2016 Exchange Rate for Tax Forms

Can anyone please tell me the ‘official’ exchange for 2016 to use for tax purposes. Normally my local impôts office provides this but they didn’t know it, couldn’t find any information so gave me 2015’s figures ! Incroyable .

Thank you for the information Reeve :slight_smile:

I’ve seen figures posted between 1.17 and 1.27, none of these are particularly useful.

I’ve trawled through various banks and currency sites as well as the HMRC site and although they differ, 1.22 seems to be about right so that’s what I’ll use.

Don’t you just love this time of year :wink:

I can’t think why a tax office wouldn’t give you their applicable rate but, if they can’t, then use the INSEE (National Institue of Statistics and Economic Studies) average monthly rates, annualised = 1.22455 . Just quote your source in the remarks section of your main 2042 return.

Link : INSEE Rates of the British Pound against the Euro - Monthly averages

The European Central Bank ( ECB ) publishes daily flat exchange rates. I think you can get averages over given periods of time too.

http://www.ecb.europa.eu/stats/policy_and_exchange_rates/euro_reference_exchange_rates/html/eurofxref-graph-gbp.en.html

Probably best to use a French source…:slight_smile:

Thank you everyone, I will be using 1,224 as my figure.

I have never been asked to quote sources, in fact last year was the first time I received the ‘Pink Form’ and my Impôts office were very helpful with advice on completing it. I think that I shocked them this year by asking for the figures before I had received the forms :wink:

Best to use the Banque de France official rate. This is usually accepted as the closing rate for 31st December in the prior year (ie end of December 2015 [so therefore effectively the opening rate for 2016] and the closing rate at the end of December 2016).

This is the link for the Banque de France site: https://www.banque-france.fr/statistiques/taux-et-cours/les-taux-de-change-salle-des-marches/parites-quotidiennes

Using these figures, the rate €/GBP on 31/12/2015 was 0.7260 and on 30/12/2016 was 0.8562. Added together this makes 1.5822 then divided by 2 to average over the year makes 0.7911. To give the figure in £’s, divide 1 by 0.7911 to give 1.2640 which is the rate to use on the tax form.

No Graham - you would only use December closing / Jan opening rates for ISF wealth tax calculations. To suggest dividing by 2 gives an annual average is just plain wrong Graham.

Income tax exchange rates are generally the average monthly rates for the year in question, annualised - it doesn’t really matter if it’s the INSEE or BdeF rates - same source!

Anyway you do whatever you like - I’ll be using the official INSEE rate of 1.22455 - much nicer than yours!! :slight_smile:

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academic exercise for us Simon as we are poor pensioners… our pension incomes are below the rate at which the French levy any tax :laughing:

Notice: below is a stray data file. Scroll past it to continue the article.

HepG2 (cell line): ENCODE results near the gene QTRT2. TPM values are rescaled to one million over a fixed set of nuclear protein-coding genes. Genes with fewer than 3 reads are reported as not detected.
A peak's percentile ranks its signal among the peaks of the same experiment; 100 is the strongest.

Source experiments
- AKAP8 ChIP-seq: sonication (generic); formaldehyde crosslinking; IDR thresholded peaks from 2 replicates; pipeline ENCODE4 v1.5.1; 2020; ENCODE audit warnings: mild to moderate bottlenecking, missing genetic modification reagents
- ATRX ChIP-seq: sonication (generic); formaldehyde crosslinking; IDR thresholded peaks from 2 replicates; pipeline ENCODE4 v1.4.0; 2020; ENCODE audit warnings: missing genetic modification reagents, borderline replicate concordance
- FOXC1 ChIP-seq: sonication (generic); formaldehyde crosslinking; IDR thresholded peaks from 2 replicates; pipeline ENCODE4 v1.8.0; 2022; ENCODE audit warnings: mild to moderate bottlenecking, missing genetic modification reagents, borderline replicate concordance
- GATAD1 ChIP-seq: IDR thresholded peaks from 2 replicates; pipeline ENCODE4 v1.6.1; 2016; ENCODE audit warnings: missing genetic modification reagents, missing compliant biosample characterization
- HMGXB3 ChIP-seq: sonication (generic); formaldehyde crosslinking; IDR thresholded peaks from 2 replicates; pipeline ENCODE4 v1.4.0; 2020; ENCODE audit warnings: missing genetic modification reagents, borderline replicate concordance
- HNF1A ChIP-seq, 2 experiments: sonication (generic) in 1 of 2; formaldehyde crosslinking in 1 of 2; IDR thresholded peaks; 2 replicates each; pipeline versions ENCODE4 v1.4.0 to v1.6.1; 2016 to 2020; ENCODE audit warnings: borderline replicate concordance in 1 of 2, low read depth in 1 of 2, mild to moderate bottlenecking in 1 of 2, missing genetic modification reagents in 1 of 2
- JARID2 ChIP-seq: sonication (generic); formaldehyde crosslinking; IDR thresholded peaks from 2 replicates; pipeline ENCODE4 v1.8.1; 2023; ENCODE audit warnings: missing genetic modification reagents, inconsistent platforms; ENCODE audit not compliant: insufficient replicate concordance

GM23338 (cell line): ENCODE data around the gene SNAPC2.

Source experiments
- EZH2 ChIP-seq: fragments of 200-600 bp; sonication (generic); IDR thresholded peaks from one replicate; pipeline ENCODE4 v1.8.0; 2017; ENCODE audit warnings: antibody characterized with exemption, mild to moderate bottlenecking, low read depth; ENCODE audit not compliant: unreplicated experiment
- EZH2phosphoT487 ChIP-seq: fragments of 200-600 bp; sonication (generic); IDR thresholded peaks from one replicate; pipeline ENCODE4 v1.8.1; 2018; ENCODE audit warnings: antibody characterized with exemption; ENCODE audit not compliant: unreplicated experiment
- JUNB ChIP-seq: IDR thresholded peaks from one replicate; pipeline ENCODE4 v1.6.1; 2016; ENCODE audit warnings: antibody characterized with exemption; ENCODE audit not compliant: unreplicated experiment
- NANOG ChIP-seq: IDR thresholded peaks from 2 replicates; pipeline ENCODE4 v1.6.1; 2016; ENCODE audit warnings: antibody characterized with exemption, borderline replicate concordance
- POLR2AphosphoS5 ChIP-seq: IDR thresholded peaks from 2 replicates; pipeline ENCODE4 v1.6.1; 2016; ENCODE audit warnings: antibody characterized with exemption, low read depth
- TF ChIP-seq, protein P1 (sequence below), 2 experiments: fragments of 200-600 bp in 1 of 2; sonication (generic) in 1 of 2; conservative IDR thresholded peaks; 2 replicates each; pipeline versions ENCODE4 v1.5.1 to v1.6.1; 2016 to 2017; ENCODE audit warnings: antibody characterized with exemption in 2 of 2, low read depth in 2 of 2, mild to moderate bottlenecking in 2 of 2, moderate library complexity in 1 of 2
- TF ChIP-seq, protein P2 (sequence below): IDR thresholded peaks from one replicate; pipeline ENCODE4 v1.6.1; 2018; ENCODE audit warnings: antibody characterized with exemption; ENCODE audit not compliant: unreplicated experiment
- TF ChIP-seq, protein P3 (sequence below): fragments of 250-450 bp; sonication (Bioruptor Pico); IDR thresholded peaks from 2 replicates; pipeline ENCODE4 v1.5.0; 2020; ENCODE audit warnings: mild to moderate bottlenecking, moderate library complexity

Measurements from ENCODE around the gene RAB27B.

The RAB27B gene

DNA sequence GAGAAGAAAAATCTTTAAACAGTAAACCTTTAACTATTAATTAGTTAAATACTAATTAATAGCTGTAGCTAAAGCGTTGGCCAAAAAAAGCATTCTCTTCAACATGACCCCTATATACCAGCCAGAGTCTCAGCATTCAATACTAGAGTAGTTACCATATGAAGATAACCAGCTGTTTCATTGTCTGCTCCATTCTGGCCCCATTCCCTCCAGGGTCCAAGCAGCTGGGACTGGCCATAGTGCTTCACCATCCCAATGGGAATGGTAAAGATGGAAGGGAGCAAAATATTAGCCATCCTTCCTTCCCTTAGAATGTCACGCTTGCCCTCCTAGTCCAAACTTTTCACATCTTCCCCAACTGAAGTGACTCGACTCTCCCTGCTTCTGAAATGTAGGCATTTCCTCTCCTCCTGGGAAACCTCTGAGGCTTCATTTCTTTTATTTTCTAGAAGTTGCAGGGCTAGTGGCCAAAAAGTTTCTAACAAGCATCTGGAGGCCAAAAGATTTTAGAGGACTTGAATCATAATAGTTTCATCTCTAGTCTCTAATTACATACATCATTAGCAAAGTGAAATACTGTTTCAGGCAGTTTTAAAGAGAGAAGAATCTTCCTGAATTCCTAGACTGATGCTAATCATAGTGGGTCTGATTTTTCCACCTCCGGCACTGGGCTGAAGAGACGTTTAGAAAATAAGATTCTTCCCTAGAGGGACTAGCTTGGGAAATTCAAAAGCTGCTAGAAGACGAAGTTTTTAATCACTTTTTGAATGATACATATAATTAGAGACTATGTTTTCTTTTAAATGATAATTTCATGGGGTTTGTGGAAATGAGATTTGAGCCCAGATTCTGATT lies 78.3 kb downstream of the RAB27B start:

I keep a record of the rates I got when I changed my pension into euros and use that. I have never declared the rates and they have never asked for them.

That’s just fine Richard - it’s perfectly ok to use the exchange rate prevalent on the date of any transaction - so long as you can prove it if questioned. That can get a bit complicated and time consuming for some people so they can use average annualised rates instead.

I’m devious…:wink:… I make a spreadsheet and use the daily rate… and then see what results the average annual rate would give me. Whichever works best for me, that is the one I use for my Declaration…:innocent:

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I called up the Administration’s tax line : 08 10 46 76 87 (they are pretty quick to respond, I only had to wait around 5 minutes).

The rep advised me to use the average rate on the Banque de France website. I clarified that if I took the overall average of the 12 monthly averages in 2016, would it be okay? She said yes.

You can access the exchange tables here : https://www.banque-france.fr/statistiques/taux-et-cours/les-taux-de-change-salle-des-marches/parites-moyenne-mensuelle (there is a link to access rates from past years)

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If it helps The Connexion French to English monthly newspaper print a currency figure on the “Practical:Money” page. This year pg 41 offers £0.7951 =1€ or 1.2578€=£1

My situation is currently the reverse of what many of you experience in as much that I am paying my tax in UK (GBP) but have income from European countries (EUR).
For my returns in UK I use HMRC rates (from their web-site) for the exact daily rate on the date of transactions.
https://www.gov.uk/government/collections/exchange-rates-for-customs-and-vat

LOL ! Won’t be using that one then - I think they just make it up!! :slight_smile:

I’m with Stella on exchange rates [quote=“smwsplr, post:16, topic:15564”]
I’m devious…:wink:… I make a spreadsheet and use the daily rate… and then see what results the average annual rate would give me. Whichever works best for me, that is the one I use for my Declaration…:innocent:
[/quote]

(Although ‘officially’ you should be using the Banque de France / INSEE official rates)

@anon88888878 Interesting article from The Connexion:
Outlines exact;y the formula I proposed which you dissed as rubbish…


I’m sure I got the formula from a source other than The Connexion… but there you go :grin:

I think​ you better have a re-read Graham - that is not at all what you proposed!

I suggest you simply use whatever rate you like :slight_smile: